Sometimes it may be necessary to refer you for further tests (e.g. ultra-sound or MRI scans) in order to rule out a more serious condition such as an aneurysm or tumour.

Medical treatment may involve you being offered a corticosteroid injection to reduce the swelling and inflammation caused by the cyst. It does not necessarily prevent it from coming back again.

Can surgery help my Baker’s Cyst?

If there is significant damage to the knee joint (e.g. by osteoarthritis or a torn ligament or cartilage), then surgery may be indicated. Normally this is done as a day-case, using a keyhole procedure called an arthroscopy, which allows the surgeon to look inside the knee with a camera to identify and fix any damage.

Surgery may remove the cyst, especially if a cyst is very large or painful and/or other treatments have not worked. Although usually a keyhole method is used to close off the connection between the Baker’s cyst and the knee joint, the cyst can also sometimes removed using open surgery.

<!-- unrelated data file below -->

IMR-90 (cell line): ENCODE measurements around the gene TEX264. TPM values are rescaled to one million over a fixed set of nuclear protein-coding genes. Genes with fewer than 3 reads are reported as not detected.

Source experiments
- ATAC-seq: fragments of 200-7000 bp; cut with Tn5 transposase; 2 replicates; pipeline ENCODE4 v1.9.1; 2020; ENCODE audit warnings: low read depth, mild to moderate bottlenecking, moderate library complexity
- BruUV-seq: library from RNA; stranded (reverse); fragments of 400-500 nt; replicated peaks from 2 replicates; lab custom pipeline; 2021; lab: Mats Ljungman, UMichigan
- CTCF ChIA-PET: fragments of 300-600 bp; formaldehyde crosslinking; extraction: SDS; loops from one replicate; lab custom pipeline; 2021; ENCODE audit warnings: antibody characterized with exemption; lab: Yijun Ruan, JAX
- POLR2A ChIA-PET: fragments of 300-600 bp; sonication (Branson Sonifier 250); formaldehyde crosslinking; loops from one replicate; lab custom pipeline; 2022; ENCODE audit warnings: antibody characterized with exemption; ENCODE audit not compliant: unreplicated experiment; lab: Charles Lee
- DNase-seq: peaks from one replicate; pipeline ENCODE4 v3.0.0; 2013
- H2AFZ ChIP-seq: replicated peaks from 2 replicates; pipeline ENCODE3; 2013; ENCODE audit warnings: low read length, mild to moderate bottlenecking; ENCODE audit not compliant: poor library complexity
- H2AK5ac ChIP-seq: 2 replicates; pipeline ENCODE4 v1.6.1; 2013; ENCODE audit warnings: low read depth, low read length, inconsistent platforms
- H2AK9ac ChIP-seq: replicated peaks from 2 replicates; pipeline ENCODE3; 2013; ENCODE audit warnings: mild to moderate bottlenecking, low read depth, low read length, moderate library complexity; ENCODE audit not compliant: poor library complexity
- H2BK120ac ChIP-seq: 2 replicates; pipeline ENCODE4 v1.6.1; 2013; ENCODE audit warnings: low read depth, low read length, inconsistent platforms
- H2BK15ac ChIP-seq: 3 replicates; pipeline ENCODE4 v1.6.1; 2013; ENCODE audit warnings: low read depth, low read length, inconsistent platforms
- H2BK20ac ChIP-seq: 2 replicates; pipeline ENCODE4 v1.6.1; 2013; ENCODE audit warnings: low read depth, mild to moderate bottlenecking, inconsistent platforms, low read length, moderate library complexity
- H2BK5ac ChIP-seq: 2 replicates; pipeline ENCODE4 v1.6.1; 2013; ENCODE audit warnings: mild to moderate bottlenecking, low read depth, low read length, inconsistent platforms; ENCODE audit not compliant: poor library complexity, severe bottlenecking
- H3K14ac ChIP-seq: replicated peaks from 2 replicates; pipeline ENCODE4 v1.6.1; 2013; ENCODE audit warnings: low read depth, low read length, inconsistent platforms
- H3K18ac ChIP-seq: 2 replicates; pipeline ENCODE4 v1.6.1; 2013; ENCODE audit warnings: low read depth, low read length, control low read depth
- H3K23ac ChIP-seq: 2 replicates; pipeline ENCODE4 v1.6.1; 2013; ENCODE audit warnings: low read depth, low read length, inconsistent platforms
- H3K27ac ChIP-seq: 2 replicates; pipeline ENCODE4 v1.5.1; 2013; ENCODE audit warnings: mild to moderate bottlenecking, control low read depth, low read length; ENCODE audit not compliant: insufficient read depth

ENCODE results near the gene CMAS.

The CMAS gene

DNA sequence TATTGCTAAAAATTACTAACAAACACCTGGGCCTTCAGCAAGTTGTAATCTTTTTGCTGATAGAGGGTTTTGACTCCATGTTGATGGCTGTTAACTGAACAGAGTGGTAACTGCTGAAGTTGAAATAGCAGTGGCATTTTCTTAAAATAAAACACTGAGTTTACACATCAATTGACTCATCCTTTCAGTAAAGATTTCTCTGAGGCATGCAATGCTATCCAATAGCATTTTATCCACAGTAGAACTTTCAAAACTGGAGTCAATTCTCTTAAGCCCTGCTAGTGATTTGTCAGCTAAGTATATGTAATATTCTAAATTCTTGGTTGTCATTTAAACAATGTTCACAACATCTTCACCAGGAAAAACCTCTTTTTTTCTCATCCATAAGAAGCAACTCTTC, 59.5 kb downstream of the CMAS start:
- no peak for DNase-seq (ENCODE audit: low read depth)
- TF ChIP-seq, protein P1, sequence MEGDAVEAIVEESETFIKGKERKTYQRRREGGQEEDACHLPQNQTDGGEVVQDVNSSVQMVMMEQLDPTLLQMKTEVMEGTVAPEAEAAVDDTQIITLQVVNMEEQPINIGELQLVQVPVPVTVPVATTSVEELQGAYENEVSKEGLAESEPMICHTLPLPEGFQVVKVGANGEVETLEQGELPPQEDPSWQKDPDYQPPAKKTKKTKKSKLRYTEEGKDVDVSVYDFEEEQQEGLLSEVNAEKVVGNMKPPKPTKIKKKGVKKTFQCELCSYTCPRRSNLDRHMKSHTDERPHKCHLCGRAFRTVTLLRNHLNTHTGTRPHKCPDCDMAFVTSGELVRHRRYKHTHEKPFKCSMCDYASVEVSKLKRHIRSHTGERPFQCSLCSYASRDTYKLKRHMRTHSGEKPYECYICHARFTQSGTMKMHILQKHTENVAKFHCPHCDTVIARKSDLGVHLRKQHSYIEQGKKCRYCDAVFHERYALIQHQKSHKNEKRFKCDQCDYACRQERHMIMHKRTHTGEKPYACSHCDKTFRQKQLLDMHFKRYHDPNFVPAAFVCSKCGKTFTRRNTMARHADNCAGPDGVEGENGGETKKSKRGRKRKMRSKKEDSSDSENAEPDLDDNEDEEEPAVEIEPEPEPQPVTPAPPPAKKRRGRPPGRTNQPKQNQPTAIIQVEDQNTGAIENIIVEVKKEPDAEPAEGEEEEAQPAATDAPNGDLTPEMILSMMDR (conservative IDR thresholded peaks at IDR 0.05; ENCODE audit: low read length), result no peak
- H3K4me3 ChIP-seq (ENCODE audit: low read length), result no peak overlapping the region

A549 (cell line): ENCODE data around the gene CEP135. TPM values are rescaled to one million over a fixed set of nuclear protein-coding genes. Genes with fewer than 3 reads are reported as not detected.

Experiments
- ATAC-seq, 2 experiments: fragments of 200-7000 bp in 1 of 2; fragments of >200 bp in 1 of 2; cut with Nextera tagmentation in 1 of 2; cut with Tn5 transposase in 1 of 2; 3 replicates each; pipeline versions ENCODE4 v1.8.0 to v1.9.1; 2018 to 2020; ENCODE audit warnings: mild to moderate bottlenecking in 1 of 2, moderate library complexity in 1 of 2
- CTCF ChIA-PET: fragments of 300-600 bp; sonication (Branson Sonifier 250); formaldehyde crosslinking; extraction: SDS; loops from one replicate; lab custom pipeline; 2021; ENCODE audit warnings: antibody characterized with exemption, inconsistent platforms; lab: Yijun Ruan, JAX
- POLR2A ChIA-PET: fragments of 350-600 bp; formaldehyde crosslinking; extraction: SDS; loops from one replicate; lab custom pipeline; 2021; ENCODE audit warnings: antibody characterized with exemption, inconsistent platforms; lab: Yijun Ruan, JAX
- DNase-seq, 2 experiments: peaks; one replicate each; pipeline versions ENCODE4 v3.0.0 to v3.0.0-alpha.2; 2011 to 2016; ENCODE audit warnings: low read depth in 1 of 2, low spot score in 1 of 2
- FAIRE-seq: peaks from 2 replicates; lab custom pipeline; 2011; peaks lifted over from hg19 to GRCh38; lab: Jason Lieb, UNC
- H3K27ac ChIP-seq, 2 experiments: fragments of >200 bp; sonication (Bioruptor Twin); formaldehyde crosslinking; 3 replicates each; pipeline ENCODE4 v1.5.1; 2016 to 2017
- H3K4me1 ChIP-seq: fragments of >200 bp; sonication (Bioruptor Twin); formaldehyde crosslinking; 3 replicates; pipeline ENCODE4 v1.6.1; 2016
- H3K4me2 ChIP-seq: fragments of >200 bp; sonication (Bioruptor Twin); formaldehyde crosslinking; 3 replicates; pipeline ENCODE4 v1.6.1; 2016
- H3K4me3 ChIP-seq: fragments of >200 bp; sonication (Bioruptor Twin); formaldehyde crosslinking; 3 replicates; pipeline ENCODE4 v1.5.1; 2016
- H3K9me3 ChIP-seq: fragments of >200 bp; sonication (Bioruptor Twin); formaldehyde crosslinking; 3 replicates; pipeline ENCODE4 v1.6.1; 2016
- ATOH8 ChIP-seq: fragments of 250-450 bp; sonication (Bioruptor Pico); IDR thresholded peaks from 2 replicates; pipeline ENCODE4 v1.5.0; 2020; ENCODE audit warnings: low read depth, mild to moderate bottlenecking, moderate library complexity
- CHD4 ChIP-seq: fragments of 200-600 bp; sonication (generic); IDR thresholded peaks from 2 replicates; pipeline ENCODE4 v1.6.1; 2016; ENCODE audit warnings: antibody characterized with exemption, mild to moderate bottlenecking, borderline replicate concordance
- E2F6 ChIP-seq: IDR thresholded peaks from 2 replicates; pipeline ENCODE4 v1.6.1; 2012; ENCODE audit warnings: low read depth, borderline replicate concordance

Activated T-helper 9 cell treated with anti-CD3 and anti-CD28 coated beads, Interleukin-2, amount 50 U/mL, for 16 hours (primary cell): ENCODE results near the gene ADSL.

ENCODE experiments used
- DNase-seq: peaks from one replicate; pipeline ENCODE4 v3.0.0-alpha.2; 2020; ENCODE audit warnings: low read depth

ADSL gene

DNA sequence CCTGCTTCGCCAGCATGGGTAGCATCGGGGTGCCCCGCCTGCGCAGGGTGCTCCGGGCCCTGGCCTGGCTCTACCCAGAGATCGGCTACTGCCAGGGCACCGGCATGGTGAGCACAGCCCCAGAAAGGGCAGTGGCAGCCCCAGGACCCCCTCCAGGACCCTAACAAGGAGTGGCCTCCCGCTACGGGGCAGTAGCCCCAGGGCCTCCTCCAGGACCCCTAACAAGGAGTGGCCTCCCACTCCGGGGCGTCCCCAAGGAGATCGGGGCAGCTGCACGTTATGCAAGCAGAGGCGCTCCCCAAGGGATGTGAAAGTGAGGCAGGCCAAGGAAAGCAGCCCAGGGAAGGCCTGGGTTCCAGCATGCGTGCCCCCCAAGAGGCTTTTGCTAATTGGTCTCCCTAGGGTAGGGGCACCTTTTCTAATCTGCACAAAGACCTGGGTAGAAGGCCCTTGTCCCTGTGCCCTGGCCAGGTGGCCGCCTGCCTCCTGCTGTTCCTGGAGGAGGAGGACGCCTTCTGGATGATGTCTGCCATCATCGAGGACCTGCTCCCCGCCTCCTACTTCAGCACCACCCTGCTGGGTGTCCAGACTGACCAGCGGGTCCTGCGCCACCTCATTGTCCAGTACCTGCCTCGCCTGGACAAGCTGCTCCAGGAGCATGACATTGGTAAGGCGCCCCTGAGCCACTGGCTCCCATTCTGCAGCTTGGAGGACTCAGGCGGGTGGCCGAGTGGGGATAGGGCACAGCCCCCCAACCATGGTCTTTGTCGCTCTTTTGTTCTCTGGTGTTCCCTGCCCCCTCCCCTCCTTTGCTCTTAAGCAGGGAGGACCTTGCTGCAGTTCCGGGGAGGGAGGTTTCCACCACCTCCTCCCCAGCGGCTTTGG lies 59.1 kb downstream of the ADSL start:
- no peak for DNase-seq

Are there any useful Baker’s cyst exercises I can try?

A common place for the cyst to form is between the heads of two of your muscle tendons at the back of the knee (semimembranosus and the medial head of gastrocnemius). Usually we advocate the stretching of these muscles in the early stages of rehabilitation, then later on, strengthening of the calf, hamstring and quadriceps muscle groups. Your osteopath at Chhabra Osteopathy will guide you through the most appropriate programme for you and even when you are back to full fitness, we will suggest an “MOT” some months later to ensure you are still functioning at your best. See our “six step treatment formula”. If you would like more information on our clinics and the various conditions we commonly see, please visit our clinic website, or book and appointment online.

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About The Author

Kieran Chhabra

Kieran began training as an osteopath over 20 years ago and qualified through the world famous British School of Osteopathy in London where he is now also a senior lecturer.